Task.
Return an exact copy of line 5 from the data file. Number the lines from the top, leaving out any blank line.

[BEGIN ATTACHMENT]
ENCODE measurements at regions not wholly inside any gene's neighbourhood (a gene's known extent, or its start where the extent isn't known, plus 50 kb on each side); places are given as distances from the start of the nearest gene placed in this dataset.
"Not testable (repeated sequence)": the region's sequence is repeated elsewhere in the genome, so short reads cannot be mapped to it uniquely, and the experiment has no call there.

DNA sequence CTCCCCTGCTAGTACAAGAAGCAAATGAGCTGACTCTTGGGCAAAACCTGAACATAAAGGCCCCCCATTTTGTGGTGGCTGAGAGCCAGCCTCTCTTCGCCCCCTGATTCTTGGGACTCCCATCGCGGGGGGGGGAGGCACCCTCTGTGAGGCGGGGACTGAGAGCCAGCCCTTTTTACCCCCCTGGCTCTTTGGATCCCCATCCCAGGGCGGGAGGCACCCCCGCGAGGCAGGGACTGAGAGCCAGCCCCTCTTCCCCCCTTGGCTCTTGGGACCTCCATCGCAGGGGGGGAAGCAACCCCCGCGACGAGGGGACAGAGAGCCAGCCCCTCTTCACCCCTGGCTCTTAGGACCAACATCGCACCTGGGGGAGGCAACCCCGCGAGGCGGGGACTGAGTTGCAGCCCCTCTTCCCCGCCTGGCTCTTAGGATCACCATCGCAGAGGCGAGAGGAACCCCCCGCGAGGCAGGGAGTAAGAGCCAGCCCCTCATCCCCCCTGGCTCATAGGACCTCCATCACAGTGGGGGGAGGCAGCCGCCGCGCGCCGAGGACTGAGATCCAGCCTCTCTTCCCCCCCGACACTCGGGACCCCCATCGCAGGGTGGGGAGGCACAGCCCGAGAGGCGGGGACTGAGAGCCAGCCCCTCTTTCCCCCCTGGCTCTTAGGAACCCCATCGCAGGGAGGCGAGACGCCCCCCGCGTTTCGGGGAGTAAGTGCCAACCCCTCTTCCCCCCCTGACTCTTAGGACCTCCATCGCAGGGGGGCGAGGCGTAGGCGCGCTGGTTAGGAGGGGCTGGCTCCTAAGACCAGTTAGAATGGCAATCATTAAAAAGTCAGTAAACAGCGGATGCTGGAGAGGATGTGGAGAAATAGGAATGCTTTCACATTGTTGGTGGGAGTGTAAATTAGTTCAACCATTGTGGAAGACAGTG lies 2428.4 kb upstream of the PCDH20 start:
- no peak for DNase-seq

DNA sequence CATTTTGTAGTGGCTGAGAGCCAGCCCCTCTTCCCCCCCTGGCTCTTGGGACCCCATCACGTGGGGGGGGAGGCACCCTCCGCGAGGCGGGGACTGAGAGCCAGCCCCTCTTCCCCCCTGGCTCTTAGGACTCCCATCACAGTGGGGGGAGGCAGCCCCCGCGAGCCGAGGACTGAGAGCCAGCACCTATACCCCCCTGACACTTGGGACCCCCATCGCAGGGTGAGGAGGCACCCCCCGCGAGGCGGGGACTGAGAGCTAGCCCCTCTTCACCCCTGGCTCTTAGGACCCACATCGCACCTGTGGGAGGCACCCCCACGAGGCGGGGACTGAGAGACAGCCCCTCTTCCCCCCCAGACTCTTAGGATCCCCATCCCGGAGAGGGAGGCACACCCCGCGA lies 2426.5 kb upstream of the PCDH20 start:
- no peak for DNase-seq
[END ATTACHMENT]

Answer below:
DNA sequence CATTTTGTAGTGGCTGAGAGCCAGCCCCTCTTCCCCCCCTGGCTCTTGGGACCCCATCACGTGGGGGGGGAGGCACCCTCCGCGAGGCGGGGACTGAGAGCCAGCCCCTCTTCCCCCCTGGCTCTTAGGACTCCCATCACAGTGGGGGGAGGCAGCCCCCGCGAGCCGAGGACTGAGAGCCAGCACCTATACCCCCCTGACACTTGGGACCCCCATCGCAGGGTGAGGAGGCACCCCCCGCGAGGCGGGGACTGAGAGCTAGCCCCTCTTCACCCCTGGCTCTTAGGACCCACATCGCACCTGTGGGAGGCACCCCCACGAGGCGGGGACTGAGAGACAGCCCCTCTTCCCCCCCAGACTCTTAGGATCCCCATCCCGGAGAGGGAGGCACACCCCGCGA lies 2426.5 kb upstream of the PCDH20 start: